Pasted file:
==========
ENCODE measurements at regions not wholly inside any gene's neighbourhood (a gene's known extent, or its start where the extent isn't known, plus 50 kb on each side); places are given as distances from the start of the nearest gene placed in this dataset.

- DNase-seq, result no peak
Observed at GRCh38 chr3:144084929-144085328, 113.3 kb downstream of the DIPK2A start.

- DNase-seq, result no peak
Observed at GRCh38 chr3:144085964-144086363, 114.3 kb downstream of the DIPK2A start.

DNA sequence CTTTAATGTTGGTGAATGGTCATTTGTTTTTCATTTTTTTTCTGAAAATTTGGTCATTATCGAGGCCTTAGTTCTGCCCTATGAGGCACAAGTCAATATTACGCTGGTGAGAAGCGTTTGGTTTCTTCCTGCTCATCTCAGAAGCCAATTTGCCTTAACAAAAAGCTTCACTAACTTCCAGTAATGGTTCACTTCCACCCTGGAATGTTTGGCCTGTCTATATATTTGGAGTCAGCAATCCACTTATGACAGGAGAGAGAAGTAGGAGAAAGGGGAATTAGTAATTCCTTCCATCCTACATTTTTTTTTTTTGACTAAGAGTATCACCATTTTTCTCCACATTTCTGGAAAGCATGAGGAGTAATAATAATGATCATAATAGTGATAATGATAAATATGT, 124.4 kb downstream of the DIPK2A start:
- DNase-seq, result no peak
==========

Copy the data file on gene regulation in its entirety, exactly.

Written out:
ENCODE measurements at regions not wholly inside any gene's neighbourhood (a gene's known extent, or its start where the extent isn't known, plus 50 kb on each side); places are given as distances from the start of the nearest gene placed in this dataset.

- DNase-seq, result no peak
Observed at GRCh38 chr3:144084929-144085328, 113.3 kb downstream of the DIPK2A start.

- DNase-seq, result no peak
Observed at GRCh38 chr3:144085964-144086363, 114.3 kb downstream of the DIPK2A start.

DNA sequence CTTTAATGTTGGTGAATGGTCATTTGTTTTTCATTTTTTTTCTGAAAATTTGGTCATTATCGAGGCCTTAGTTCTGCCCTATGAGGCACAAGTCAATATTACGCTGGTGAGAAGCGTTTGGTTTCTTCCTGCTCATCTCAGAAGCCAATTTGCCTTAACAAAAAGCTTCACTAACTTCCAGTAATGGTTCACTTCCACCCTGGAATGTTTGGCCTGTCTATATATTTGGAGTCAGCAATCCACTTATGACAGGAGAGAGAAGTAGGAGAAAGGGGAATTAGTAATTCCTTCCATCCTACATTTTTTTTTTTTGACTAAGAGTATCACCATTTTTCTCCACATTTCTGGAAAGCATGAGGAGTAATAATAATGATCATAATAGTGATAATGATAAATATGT, 124.4 kb downstream of the DIPK2A start:
- DNase-seq, result no peak